Compact Nines

Published in “Shooting Illustrated” March 2007

It’s become trendy in recent years to trash any defensive handgun with a  bore diameter less than .4 inch. Slogans abound, but one of my favorites is, “Friends don’t let friends carry mouse guns.”
It would be interesting to find a genu­ine ghost whisperer to interview a few of the people on the receiving end of a prop­erly placed 9 mm. I’d be very surprised if any of those folks would categorize it as a mouse gun.
Admittedly, discussions of defensive handguns and calibers usually focus on their ability to produce one-shot stops. The argument for a defensive handgun with a bore diameter of at least .4 inch stems from the basic premise that big bores are more effective stoppers than small ones. With­out debating this premise, which ignores the excellent one-shot stop record of the .357 Magnum, it only holds true if the defender is able to properly place his or her shots. I would suggest that a miss with a .45-caliber handgun has less chance of stopping an assailant than a torso hit with a 9 mm.

In many cases, a criminal has been stopped by the mere presence of a hand­gun with no shots being fired. I’m not sure whether these occasions involved big- or small-bore handguns, but I do believe a potential victim’s demonstrated confidence when holding a handgun has a big influ­ence on an aggressor’s decision whether to stop or press the attack.

The confidence level of most citizens relates directly to their proficiency. Since 9 mm handguns are usually mastered more quickly than big bores, particularly when training and practice sessions are minimal, confidence begins to show earlier. This is especially true for a person of small stature or with small hands.
Early attempts to popularize the 9 mm for self-defense focused on large handguns with high-capacity magazines—an approach driven by the police market and its use of external-carry pistols. When Florida opened up its concealed-carry policies and started a nationwide trend, smaller guns began receiv­ing more attention. But the double-stack frames of the high-capacity nines, while read­ily available, weren’t the optimum approach.
 
A few companies offered some slimmer, single-stack guns, but these candidates didn’t possess the inherently desirable characteristics of the classic 1911. Now two major American companies, Kimber and Springfield, are making downsized 1911s in 9 mm, and while both guns are distinctly 1911, there are some noteworthy differences. Unlike many of the new hand­guns I have the opportunity to evaluate, both guns had some run time in the hands of a professional trainer and a couple of new shooters.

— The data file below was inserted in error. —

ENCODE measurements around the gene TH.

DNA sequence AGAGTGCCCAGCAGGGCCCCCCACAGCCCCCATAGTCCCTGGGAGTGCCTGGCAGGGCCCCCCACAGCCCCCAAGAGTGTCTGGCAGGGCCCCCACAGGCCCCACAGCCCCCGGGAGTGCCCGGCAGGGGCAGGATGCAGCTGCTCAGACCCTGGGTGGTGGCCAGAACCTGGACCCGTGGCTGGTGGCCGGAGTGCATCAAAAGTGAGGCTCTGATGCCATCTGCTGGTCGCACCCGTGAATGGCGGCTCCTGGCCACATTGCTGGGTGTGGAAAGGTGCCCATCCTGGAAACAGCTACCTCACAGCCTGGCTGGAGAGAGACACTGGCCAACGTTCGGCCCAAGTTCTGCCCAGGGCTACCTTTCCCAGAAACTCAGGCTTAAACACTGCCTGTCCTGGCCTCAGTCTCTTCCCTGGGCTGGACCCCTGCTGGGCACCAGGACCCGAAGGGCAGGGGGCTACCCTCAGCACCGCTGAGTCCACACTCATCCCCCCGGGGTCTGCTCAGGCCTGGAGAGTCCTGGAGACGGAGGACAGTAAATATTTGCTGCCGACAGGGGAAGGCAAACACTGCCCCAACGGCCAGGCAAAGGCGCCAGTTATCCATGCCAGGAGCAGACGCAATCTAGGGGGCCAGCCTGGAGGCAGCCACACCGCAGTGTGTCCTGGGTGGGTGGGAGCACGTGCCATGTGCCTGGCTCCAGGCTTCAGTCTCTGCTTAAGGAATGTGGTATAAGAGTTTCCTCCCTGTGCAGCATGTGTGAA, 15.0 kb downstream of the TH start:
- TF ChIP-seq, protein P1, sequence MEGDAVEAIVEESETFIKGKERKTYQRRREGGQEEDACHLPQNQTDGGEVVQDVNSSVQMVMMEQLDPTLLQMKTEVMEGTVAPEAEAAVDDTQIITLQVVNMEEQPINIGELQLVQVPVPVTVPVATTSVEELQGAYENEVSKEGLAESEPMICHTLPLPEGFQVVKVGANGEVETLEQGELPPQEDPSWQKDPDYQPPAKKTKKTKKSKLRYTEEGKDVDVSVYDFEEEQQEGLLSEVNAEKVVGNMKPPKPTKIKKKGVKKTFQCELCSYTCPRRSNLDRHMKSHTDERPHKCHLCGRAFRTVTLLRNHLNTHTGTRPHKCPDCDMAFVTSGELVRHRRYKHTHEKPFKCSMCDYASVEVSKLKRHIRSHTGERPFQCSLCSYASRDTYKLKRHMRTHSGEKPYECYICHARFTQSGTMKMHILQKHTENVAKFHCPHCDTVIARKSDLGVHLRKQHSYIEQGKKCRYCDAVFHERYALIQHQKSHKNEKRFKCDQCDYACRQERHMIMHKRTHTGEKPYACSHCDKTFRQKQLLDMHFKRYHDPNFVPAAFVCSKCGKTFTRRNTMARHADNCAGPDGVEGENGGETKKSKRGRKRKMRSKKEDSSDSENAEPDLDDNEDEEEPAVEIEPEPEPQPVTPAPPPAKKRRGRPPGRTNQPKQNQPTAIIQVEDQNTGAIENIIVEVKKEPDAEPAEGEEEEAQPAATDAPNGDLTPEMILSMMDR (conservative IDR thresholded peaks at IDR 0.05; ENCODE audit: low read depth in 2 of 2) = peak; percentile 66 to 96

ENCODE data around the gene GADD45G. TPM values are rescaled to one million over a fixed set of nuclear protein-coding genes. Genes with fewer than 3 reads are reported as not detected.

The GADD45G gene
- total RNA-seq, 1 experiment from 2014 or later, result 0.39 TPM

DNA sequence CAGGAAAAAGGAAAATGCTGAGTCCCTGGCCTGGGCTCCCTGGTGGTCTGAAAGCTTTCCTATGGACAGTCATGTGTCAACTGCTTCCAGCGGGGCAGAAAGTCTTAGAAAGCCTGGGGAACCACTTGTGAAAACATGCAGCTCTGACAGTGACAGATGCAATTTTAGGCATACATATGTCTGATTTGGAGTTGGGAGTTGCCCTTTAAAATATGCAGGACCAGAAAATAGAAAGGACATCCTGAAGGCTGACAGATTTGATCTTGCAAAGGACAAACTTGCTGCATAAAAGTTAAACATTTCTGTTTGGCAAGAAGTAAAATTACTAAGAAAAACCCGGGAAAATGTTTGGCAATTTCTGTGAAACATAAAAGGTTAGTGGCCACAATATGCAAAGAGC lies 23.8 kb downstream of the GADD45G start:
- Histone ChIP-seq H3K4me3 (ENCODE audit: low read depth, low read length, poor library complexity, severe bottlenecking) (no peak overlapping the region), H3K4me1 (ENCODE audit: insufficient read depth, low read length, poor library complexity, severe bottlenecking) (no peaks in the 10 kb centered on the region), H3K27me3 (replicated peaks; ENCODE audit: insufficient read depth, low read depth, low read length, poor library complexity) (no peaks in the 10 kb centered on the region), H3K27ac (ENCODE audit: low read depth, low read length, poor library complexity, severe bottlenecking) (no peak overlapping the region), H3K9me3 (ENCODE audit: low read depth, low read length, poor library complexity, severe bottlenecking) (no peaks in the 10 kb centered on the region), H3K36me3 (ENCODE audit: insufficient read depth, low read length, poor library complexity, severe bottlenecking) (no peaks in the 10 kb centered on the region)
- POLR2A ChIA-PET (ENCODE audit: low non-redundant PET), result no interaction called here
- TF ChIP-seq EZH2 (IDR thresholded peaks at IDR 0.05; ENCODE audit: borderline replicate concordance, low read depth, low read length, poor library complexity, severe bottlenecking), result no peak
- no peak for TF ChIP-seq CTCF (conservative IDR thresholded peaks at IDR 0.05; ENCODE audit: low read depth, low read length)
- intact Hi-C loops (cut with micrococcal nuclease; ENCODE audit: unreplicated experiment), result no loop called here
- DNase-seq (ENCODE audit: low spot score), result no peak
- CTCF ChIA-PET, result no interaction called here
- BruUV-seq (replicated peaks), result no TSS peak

Above: The EMP magazines had base pads and held one more round than the Aegis II, but the Aegis II had checkering on the frontstrap. While features varied, reliability of both was flawless, and shooters may have a difficult time choosing one over the other

We’ll look at Springfield’s EMP first. EMP stands for Enhanced Micro Pistol, which is a bit of an understatement when you look at the major changes Springfield has made to its regular micro pistols. While the EMPs sport a 3-inch barrel like the company’s .45 ACP Micro model, its slide has been shortened, which required shortening a number of other components like the firing pin, firing pin spring and extractor.
Knowing they were onto a good thing, Springfield’s engineers shortened and nar­rowed the frame—the single most impor­tant component in the interface between shooter and handgun. This required short­ening the trigger bow, the end result being what Springfield refers to as a short-action 1911. While this was a substantial re-engi­neering effort, it made excellent sense when building a gun around a cartridge smaller than the .45 ACP.
Springfield had already successfully built a 1911 around the .45 GAP cartridge, which simplified the 9 mm project. The difference in frame sizes between the EMP and a standard 1911 is obvious when looking at the base of the frames with the magazines removed.
Springfield spared no expense in opti­mizing the EMP for concealed carry. All the sharp edges were radiused and fixed sights with tritium inserts have been dovetailed into the stainless steel slide. The frame is a blackened, anodized alloy with a beavertail grip safety and ambidextrous thumb safe­ties. Thin, cocobolo grips are checkered and have the attractive Springfield logo. The magazine holds nine rounds and has a small bumper pad extension providing plenty of room for the pinky finger on the shooting hand, even for those with larger paws. Overall it’s an extremely handsome, practical concealed-carry pistol.

Springfield includes a molded holster and magazine carrier with every EMP. That makes the package ready to go as a concealed-carry pistol, right off the shelf.

Kimber took a slightly different approach, perhaps because it had not downsized a 1911 frame for the .45 GAP. Rather than changing the basic frame and slide dimen­sions, the company took a 3-inch barrel/ slide and shorter frame, like those used on its Ultra Carry models, and installed the minimum-size components that would still make a fully reliable gun.
The result is Kimber’s 9 mm Aegis II, a two-tone gun like the EMP but with some slightly different touches. First, the Aegis II has reversed colors, a blackened stainless steel slide and an anodized alu­minum-alloy frame with a brushed finish. Unlike the EMP’s rounded hammer, the Aegis II has a bobbed hammer that does not extend beyond the back of the slide in the down position.